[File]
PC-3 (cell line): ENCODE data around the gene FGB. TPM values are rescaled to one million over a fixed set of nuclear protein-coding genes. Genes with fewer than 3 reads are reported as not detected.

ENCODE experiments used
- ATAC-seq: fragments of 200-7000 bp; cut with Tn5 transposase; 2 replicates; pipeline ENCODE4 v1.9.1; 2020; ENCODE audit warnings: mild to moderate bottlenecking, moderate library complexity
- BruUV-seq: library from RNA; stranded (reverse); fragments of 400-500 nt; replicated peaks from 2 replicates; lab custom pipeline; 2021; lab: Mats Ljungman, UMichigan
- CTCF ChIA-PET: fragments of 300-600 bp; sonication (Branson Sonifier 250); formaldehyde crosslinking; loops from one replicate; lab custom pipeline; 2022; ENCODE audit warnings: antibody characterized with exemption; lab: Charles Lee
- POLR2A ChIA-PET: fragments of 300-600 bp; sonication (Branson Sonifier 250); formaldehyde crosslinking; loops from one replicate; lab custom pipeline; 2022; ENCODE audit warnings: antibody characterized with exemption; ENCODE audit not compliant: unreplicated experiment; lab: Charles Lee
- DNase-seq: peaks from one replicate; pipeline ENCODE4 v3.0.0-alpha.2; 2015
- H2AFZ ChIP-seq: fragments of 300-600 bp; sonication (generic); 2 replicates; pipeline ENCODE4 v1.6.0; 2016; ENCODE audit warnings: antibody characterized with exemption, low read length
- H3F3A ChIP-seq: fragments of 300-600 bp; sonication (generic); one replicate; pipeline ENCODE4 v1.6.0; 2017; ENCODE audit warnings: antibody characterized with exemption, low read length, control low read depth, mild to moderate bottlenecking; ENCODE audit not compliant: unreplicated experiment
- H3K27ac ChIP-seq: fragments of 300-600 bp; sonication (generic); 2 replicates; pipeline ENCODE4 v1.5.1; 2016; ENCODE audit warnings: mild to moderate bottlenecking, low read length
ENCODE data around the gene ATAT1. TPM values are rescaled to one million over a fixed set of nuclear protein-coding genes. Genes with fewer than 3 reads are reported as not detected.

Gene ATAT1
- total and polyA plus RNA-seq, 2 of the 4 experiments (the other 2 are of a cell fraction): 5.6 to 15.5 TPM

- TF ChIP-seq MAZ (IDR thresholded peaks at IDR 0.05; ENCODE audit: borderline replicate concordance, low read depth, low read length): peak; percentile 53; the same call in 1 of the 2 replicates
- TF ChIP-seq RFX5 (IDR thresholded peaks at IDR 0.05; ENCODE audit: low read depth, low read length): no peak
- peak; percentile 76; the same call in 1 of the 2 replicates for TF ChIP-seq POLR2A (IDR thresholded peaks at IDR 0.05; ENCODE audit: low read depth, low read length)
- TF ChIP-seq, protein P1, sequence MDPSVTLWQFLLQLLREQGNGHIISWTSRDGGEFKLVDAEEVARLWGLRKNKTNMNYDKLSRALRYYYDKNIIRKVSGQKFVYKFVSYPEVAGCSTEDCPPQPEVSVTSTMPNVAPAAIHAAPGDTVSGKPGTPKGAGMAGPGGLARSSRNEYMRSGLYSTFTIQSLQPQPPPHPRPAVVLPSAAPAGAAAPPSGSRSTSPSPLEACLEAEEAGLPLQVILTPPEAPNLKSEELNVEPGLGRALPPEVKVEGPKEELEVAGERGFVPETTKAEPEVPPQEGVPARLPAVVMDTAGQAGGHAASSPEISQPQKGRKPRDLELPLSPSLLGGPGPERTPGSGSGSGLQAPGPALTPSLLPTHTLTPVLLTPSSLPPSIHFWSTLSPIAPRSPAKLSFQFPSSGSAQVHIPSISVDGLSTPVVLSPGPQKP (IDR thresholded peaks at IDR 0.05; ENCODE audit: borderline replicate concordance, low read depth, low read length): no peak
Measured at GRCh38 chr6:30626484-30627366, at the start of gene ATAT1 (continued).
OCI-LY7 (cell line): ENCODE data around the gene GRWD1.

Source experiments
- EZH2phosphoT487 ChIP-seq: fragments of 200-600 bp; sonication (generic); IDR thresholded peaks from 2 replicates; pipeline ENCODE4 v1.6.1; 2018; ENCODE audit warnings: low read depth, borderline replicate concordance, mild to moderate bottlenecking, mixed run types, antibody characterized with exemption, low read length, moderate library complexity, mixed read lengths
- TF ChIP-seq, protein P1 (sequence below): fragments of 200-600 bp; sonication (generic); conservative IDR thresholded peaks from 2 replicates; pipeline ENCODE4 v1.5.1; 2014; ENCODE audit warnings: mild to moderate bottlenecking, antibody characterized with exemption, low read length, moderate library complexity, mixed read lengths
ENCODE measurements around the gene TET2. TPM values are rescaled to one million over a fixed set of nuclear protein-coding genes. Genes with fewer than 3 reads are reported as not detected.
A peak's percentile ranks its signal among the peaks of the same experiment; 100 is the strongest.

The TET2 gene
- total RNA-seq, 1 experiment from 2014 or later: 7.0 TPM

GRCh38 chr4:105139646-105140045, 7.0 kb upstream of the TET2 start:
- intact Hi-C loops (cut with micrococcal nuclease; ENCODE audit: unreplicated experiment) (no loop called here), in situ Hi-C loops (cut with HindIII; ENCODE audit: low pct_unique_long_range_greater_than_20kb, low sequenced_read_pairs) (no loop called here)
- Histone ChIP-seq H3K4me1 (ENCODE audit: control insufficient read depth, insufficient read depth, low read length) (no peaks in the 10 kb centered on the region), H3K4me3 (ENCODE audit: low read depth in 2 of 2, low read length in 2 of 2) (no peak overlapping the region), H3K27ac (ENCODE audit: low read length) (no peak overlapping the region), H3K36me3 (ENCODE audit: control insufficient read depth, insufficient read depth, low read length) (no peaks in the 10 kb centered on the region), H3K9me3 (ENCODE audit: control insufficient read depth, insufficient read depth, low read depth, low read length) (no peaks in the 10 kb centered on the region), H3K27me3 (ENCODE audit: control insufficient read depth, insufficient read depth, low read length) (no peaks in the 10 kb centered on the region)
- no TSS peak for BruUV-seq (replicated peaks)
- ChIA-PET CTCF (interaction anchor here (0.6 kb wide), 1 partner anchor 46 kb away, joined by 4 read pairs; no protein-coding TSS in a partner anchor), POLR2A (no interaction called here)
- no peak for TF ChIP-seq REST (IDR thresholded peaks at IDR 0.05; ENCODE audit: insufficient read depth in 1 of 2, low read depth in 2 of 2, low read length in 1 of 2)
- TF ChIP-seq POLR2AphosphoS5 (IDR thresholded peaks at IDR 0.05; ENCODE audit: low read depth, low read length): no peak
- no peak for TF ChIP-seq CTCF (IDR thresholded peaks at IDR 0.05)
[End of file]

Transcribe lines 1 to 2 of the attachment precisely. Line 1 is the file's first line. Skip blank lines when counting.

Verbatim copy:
PC-3 (cell line): ENCODE data around the gene FGB. TPM values are rescaled to one million over a fixed set of nuclear protein-coding genes. Genes with fewer than 3 reads are reported as not detected.

ENCODE experiments used